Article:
Emmas Drommekjokken (Emma’s Dream Kitchen) could be classed as a high end bistro, stylish but not over done. It prides itself on unpretentious, home cooked food created with seasonal produce and Norwegian seafood. The wait staff were super friendly, happy and chatty.
As we strolled around the harbor area the next morning we came across the ‘Energy Observer’ the first vessel in the world to both generate and be powered by hydrogen, with zero greenhouse gases. It was a pretty amazing sight, covered in solar panels and very sleek. Pete was desperately trying to work out a way how he could join them! We visited Polaria, an arctic aquarium housed in a funky designed building that represents large ice chunks. We didn’t actually go inside the aquarium due to time restraints and quite costly for the amount of time we would be able to spend there. Further down the street we came across a local butcher, a rarity in Scandinavia as we have mentioned, and we took the opportunity to buy various locally produced meats, including reindeer snags, for the next few meals.
This was it, time to start making our way south.... and east, to Finland.
We discovered that the E8 we were on was known as the ‘Northern Lights Route’. This road is where the 3 countries of Norway, Sweden and Finland connect. Starting in Tromsø it follows the boarders of Finland and Sweden for 600km crossing back and forth over 7 bridges. The area has the highest fells of Finland and these make it one of the best advantage points to view the northern lights... in winter. It seams everywhere above the arctic circle prides itself on being the best place to see those bleeding lights... in winter!
Shortly after our lunch stop, overlooking the last of our fjords, the cars in front of us had come to a halt. Just in front of them was a car on its roof with a group of people trying to flip it back. Smoke was coming from it and a campervan was in the side of the road. The guys righted the car and a lady crawled from the car, thankfully, unhurt. The ambulances had arrived and they were in no rush, so obviously no one else appeared seriously hurt. Unfortunately the car was a total right off and lay across the middle of road. No one was going anywhere - either direction!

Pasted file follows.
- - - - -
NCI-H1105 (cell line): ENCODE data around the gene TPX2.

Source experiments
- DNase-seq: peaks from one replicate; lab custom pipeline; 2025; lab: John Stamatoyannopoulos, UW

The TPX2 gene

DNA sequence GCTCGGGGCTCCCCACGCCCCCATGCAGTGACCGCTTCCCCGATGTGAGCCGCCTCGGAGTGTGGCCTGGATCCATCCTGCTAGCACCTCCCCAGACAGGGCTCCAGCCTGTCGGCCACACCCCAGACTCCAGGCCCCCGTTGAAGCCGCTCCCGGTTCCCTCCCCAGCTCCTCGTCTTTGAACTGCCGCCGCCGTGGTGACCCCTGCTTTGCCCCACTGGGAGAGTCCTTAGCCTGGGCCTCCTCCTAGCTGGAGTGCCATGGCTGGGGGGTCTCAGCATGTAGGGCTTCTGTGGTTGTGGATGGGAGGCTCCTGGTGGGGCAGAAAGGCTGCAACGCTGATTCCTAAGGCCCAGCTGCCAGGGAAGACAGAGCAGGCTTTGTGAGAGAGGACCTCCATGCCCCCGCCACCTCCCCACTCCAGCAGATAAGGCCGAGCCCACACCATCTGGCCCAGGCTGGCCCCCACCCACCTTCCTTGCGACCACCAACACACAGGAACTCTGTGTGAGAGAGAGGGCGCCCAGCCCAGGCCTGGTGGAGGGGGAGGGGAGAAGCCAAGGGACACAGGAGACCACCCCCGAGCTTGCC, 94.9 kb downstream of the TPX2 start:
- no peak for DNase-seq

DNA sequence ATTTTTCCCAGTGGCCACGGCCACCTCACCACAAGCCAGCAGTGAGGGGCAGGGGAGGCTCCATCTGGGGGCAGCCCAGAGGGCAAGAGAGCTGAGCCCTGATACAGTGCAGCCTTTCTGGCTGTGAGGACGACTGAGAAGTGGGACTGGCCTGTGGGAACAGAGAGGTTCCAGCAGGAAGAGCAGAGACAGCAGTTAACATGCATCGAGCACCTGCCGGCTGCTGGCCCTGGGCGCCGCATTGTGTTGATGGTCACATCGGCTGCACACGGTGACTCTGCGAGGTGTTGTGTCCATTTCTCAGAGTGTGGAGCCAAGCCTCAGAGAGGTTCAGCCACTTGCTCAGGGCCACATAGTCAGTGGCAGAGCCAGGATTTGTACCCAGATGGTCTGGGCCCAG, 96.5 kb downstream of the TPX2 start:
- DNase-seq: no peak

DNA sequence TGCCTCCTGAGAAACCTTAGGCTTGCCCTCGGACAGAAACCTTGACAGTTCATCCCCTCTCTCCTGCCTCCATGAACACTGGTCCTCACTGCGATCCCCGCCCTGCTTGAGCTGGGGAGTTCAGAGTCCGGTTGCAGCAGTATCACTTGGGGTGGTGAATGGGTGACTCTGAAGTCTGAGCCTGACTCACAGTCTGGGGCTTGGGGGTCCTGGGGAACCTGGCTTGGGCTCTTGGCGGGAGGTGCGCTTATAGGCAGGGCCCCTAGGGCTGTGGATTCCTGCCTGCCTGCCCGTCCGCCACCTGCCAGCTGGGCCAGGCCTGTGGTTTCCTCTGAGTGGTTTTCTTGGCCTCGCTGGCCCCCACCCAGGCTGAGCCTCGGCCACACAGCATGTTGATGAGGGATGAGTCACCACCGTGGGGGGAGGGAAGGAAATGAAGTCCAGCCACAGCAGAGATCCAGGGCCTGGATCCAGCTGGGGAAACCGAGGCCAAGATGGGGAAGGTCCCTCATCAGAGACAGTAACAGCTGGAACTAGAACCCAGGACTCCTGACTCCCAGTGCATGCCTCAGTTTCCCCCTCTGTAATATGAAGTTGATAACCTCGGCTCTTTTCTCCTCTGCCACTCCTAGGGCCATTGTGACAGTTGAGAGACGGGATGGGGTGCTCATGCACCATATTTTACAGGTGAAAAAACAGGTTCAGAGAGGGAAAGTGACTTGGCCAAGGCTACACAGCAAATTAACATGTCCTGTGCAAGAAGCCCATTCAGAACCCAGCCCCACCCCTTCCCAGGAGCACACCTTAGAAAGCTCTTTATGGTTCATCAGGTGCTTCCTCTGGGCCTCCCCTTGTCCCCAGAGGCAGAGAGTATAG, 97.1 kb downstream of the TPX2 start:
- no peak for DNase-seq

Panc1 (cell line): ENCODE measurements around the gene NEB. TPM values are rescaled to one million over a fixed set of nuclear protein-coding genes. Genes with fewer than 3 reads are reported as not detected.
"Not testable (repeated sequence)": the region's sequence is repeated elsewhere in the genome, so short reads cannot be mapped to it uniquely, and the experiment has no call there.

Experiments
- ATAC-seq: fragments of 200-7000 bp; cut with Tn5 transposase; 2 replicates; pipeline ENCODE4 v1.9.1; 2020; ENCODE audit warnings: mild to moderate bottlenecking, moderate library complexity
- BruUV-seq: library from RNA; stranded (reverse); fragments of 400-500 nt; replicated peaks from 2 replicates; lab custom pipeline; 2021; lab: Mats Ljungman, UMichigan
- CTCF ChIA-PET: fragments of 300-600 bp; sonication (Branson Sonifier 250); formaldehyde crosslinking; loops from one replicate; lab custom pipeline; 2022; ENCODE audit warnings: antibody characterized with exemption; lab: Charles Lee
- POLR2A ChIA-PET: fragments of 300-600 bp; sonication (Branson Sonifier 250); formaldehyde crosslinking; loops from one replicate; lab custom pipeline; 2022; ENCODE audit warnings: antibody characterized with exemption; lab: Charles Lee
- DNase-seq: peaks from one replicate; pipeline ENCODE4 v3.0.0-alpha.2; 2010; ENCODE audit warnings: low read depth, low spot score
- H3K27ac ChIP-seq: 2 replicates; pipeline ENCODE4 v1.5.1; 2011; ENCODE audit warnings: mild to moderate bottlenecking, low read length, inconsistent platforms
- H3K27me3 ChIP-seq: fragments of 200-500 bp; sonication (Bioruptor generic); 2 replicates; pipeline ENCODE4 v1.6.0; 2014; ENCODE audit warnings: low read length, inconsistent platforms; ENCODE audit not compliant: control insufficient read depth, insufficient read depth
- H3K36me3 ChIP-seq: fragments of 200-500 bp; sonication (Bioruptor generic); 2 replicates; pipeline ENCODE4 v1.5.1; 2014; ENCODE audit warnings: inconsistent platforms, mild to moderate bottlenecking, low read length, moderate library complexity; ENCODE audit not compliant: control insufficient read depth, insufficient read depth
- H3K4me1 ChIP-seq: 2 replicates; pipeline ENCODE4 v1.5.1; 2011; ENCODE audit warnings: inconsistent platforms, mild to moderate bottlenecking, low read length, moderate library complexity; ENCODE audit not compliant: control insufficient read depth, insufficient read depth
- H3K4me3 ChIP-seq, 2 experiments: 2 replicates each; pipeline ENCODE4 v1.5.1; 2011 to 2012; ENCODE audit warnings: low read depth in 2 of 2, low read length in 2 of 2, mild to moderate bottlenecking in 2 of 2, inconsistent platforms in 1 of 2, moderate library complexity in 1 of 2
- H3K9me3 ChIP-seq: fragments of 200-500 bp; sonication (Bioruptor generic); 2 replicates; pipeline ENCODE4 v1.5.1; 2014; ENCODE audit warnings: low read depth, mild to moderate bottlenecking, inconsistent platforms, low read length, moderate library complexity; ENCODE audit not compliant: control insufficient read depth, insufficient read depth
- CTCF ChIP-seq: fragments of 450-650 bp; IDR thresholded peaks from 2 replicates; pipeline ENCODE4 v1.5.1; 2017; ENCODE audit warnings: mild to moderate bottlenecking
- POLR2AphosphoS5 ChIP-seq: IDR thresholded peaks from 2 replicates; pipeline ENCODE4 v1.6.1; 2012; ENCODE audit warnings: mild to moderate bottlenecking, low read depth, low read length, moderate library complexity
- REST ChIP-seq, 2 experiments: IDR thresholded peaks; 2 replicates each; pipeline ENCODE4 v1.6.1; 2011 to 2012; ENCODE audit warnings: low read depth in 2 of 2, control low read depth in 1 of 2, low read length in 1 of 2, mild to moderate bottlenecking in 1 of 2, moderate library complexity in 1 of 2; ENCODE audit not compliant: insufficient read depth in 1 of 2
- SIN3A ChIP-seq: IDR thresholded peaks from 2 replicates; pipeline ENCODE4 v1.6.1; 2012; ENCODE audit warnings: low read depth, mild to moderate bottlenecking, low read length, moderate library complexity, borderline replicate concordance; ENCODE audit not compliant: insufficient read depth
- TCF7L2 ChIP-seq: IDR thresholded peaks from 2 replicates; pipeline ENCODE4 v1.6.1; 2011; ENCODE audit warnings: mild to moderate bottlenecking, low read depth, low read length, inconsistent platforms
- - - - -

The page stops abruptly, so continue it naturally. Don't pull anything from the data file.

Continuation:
We had been trying to work out an alternative route but there didn’t appear to be one though many cars were turning around. We eventually spoke to a guy who had been talking to the medics, he said it would be at least another hour then gave us directions to the ‘old road’. He was a journalist and had come to see what was going on. He lived on the old road and had noticed the sudden increase of traffic, so he knew something had happened.
Back on the road again, Pete questioned whether I was ok to continue continue south in Finland or stay north and try to find a reindeer herd. He knew I was a little disappointed not to have seen herds of reindeer.
As we approached the boarder we saw a few more so I agreed, reluctantly to continue south. Minutes later, literally at the Finnish Boarder we were greeted by a large herd! They were running around the immigration building crossing from one forest area to another. We think they, like most people, were actually confused! do we take the green or red lane? I was very happy now and allowed Pete to turn south.
800m later we stopped in to the alcohol shop to replenish the supplies, we were running on fumes given the Norwegian prices (no Mum, I’m not an alcoholic). Finland also has the same strict laws that alcohol can only be sold in one particular shop. Shopping done Pete wanted to continue on a little as it was only 5.30, I was keen to find a camp site as it was 6.30pm!!!! After a little confusion we realised that some how my watch had changed to Finnish time and Petes was still on Norway time... an hour time difference - doh! I won!
We couldn’t come to the Arctic Circle without visiting its most famous resident so the next morning we set off for Rovaniemi, Santas home town - yes contrary to my understanding, Santa lives in Finland! The drive down was lovely, through forest areas with many reindeer, but I was still desperately wanting to see a moose. Once I had seen my first reindeer I was on the lookout for a moose, but yet to find one.
We arrived in Rovaniemi mid afternoon and found a proper campsite situated next to a lake. After setting up we headed into town about 15 minutes walk around to the other side of the lake. The town is small and many of the locals were making the most of late Friday afternoon summer sun, hanging out in the outdoor bars and restaurants. We did a bit of shopping, looked around and headed back.
We had chosen this campsite in order to get free WiFi for the final round of the AFL home and away series. The next morning was the last game for Freo’s season (we weren’t making the finals again). Sadly, another disappointing loss. (Note; two days later the coach and CEO were fired, which made Pete Happy) Oh well it is the beginning of a new era for the club and let’s hope that next season they can turn things around with the new coach. In order to celebrate the last game we cooked up a hotdog lunch.. not just any hotdogs - but more appropriately Scandinavian style - Reindeer hotdogs!!!